“Sometimes isn’t always”: why judges should not base credibility determinations on minor mistakes in a witness’s story presented by Jason Eyster, Ave Maria School of Law – Room 180
In 2005, Congress gave immigration judges the right to deny asylum to refugees based on minor inconsistencies, inaccuracies, and contradictions in their narratives, even if the perceived error does not “go to the heart of the claim.” Review of storytelling practices, psychology, statistics, and the practices of immigration officers in other nations reveal that one should not reject the heart of a story because of tangential mistakes. In this session, we will explore the relationship between truth and credibility in legal storytelling through skits, reflection, and small group interaction.
Using history in persuasive storytelling: the Constitutional Convention, Franklin, & the power of prayer presented by Louis Sirico, Villanova University School of Law – Room 170
In recent discussions of storytelling and persuasion, the role of history has received little attention. In my presentation, I will discuss why history has persuasive appeal, how easily verifiable history can be distorted, and how the iconic images of the participants can make a story attractive. To illustrate, I will tell a story from the Constitutional Convention in which Benjamin Franklin urges the delegates to request local clergy to open each day of the Convention with a prayer.
Digital media and legal narrative: three teaching ideas presented by Lucy Jewel, Atlanta’s John Marshall Law School – Room 125
This presentation will introduce non-linearity, memes, and emergence, three major concepts from the world of Digital Media, and then explain how each provides a springboard for infusing digital narrative concepts into legal communication.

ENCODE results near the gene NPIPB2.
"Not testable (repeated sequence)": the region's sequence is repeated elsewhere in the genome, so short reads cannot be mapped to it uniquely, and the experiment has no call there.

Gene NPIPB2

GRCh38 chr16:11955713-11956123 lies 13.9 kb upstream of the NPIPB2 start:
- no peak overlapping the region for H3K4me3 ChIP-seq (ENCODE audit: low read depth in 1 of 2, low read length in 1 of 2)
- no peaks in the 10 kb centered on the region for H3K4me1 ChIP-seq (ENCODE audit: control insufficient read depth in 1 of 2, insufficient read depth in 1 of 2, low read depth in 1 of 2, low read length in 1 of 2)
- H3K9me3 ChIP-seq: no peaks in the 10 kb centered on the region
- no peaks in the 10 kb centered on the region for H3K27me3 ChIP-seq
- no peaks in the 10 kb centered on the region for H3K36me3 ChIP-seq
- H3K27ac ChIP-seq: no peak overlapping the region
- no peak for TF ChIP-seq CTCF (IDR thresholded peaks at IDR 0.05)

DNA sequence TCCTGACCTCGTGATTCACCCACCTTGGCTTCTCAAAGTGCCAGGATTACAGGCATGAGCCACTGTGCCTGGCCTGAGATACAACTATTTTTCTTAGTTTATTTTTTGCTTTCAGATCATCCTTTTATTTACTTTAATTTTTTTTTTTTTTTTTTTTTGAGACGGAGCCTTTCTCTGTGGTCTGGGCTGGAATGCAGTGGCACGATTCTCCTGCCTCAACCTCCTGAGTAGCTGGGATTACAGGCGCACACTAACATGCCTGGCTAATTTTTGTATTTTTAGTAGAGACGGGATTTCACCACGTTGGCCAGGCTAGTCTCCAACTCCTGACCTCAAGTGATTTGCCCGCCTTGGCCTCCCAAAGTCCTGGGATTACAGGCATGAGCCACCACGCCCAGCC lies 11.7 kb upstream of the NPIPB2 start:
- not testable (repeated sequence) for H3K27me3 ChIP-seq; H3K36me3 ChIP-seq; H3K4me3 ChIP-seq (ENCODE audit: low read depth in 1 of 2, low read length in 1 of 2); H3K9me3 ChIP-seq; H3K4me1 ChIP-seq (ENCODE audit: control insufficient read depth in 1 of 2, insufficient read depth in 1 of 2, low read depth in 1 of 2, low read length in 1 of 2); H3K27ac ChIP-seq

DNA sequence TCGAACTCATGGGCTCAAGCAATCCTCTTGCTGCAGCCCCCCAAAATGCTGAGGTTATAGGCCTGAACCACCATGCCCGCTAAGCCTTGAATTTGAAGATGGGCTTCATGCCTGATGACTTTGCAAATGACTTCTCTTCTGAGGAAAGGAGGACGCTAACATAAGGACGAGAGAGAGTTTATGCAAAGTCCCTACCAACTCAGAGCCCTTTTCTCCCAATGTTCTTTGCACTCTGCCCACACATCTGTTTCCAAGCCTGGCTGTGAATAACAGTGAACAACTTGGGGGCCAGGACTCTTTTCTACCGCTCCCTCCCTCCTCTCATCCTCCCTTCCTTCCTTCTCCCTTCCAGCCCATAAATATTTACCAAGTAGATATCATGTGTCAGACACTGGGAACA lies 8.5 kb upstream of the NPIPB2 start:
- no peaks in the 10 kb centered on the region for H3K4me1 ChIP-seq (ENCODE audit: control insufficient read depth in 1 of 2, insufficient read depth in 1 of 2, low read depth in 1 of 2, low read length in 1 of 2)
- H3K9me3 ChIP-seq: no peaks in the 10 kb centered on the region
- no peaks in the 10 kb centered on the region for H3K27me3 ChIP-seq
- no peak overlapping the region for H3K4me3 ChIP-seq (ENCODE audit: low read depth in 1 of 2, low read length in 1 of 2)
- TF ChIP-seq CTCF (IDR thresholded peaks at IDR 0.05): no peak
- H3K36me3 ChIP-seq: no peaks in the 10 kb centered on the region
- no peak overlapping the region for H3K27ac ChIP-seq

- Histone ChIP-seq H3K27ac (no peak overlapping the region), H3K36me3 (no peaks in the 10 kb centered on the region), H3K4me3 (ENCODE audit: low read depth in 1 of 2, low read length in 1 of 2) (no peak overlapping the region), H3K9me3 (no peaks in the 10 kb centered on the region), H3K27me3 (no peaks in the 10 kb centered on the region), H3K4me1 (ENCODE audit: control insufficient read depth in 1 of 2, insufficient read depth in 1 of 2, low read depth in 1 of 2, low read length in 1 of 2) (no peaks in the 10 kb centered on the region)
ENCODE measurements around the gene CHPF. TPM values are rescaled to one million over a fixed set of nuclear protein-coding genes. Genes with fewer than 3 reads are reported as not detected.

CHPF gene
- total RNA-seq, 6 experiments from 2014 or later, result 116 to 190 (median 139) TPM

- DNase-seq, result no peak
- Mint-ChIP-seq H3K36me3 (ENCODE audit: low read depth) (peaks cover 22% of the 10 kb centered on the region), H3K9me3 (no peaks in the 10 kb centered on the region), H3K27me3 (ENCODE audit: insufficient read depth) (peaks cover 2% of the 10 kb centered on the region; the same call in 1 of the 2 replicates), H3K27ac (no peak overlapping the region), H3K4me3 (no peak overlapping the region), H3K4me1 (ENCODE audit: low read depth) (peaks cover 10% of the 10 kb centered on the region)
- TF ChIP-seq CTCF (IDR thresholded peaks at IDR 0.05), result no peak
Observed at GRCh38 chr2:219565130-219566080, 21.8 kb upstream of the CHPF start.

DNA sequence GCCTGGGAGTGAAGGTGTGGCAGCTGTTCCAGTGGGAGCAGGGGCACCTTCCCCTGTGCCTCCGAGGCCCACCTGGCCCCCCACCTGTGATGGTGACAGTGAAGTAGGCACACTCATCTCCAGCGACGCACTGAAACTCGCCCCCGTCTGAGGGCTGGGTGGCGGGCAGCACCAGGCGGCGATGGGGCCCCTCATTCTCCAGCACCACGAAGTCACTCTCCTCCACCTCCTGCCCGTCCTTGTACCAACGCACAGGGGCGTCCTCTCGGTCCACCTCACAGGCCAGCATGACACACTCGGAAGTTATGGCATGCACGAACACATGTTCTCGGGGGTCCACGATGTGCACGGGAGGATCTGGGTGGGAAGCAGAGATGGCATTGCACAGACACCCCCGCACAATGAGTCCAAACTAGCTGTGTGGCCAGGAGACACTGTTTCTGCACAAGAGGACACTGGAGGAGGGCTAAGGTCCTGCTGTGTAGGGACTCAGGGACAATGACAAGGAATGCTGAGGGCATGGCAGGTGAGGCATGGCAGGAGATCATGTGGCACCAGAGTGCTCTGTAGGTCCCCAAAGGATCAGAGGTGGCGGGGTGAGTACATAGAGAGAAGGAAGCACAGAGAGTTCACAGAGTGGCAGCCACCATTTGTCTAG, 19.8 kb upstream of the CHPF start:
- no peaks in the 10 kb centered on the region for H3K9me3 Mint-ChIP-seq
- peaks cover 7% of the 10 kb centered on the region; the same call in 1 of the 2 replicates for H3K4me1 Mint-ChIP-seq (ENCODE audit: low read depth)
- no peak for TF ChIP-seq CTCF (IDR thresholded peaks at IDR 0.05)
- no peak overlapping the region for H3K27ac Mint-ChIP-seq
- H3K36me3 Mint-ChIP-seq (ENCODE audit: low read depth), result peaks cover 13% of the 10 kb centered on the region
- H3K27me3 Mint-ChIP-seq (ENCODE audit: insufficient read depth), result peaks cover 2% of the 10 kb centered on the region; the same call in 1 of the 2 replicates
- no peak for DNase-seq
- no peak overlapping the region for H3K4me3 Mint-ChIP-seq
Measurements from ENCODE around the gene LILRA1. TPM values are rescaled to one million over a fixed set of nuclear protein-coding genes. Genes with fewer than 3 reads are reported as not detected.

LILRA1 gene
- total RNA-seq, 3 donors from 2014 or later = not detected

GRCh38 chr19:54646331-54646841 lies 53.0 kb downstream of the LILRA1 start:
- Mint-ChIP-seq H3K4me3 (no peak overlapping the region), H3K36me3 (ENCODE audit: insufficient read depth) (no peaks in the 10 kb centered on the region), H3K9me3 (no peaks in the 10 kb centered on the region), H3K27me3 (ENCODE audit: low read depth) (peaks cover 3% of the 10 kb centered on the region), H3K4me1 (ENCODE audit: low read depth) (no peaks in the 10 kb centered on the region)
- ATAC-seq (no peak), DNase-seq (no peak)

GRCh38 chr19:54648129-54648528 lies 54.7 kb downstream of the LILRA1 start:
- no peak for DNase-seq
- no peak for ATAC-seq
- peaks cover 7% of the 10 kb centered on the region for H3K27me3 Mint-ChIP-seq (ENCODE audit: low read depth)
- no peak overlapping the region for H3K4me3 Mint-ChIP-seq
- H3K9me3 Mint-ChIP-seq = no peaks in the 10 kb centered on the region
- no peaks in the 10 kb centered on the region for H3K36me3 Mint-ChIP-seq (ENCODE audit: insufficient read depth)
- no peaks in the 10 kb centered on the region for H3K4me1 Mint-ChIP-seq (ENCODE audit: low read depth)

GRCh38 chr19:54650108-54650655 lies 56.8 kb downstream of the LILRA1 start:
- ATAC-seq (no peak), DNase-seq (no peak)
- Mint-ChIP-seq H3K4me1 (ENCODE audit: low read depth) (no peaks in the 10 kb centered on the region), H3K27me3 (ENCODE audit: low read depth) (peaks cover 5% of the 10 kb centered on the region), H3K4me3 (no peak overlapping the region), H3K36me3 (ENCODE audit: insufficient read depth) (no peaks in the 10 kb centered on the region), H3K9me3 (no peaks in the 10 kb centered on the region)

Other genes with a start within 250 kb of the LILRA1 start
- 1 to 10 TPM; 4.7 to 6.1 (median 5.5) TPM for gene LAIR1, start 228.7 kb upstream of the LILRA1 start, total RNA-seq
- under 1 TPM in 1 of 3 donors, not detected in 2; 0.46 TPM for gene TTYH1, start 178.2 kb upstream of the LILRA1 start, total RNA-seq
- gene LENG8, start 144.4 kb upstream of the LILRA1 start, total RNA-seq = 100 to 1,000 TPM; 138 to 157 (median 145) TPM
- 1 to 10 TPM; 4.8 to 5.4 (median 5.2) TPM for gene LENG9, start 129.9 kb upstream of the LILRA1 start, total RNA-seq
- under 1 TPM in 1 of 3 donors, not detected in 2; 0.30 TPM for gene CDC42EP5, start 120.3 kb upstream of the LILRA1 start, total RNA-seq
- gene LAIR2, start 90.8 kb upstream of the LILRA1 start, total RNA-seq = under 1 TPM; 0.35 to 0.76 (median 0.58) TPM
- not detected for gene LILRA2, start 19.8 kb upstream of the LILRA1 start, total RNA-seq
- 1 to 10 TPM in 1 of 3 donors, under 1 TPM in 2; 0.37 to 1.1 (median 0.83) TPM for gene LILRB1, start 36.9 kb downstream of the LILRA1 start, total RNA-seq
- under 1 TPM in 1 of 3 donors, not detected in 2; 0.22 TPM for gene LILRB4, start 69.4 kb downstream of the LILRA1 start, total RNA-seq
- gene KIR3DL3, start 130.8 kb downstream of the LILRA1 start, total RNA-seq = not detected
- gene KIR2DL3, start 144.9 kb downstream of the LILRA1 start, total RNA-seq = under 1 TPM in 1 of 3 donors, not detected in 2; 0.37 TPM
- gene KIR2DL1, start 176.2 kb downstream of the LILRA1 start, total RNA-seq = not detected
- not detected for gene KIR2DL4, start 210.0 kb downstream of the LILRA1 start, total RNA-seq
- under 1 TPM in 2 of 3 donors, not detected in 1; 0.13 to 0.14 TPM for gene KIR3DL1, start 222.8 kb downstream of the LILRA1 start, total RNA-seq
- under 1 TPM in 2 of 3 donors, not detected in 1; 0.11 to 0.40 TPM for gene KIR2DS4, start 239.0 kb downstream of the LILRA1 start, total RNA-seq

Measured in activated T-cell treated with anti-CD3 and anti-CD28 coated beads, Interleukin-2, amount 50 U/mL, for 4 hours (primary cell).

9:50 – 10:35 AM
Using a narrative lens to understand empathy and how it matters in judging presented by Andrea McArdle, City University of New York School of Law – Room 180
When President Obama announced in 2009 that his criteria for selecting a Supreme Court Justice included evidence of a capacity for empathy, his remarks triggered a contentious debate over the attributes of empathy and its legitimacy in judicial decision making. Several months later, during widely followed Senate confirmation hearings, Supreme Court nominee Sonia Sotomayor appeared to distance herself from the President’s embrace of empathetic judging while suggesting that a judge’s background knowledge and experience can aid in the process of reaching a decision. Drawing on the framework for understanding narrative developed in Anthony Amsterdam and Jerome Bruner’s Minding the Law, this session analyzes attributes of empathy in relation to the contested understandings that the Sotomayor confirmation process highlighted, considers what empathy can offer to judging, and uses narrative analysis of selected judicial opinions to illuminate how empathy can contribute to a richer understanding of facts and legal argument.
Stories told and untold: confidentiality laws and the master narrative of child welfare presented by Matthew I. Fraidin, Georgetown University Law Center – Room 155